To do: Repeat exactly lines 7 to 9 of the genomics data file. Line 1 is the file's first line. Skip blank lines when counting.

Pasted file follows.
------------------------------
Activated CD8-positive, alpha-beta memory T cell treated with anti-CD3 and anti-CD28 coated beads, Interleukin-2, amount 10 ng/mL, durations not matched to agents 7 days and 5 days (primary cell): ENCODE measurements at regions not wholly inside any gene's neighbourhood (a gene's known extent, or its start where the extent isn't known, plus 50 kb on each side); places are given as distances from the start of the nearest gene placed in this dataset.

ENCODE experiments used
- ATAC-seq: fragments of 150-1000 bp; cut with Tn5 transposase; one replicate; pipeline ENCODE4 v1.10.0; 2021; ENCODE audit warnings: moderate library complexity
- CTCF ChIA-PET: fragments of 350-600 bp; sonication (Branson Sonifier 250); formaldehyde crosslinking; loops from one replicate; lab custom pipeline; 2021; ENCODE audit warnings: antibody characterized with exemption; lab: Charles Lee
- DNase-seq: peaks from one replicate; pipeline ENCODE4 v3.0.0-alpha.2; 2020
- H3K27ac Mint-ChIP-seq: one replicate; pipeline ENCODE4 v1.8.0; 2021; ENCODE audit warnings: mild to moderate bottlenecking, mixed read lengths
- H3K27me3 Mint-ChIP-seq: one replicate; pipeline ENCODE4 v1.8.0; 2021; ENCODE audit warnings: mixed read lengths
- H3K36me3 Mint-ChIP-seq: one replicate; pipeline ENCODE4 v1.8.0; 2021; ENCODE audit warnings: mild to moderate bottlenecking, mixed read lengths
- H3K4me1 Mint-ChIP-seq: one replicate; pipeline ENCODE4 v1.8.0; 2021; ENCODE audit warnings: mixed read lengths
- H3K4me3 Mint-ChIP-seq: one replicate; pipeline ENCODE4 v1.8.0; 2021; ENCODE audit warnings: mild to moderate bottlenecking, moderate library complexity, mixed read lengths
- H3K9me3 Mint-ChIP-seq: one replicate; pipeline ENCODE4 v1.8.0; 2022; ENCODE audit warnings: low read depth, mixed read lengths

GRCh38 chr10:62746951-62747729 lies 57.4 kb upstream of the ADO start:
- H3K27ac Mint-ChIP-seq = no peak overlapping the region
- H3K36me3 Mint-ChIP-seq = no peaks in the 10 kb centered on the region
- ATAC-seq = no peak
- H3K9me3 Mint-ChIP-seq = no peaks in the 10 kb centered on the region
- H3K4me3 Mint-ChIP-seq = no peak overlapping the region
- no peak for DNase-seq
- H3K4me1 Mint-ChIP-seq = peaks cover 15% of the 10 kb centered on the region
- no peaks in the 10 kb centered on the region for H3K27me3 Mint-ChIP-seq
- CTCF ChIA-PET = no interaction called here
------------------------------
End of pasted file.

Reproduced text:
- H3K27me3 Mint-ChIP-seq: one replicate; pipeline ENCODE4 v1.8.0; 2021; ENCODE audit warnings: mixed read lengths
- H3K36me3 Mint-ChIP-seq: one replicate; pipeline ENCODE4 v1.8.0; 2021; ENCODE audit warnings: mild to moderate bottlenecking, mixed read lengths
- H3K4me1 Mint-ChIP-seq: one replicate; pipeline ENCODE4 v1.8.0; 2021; ENCODE audit warnings: mixed read lengths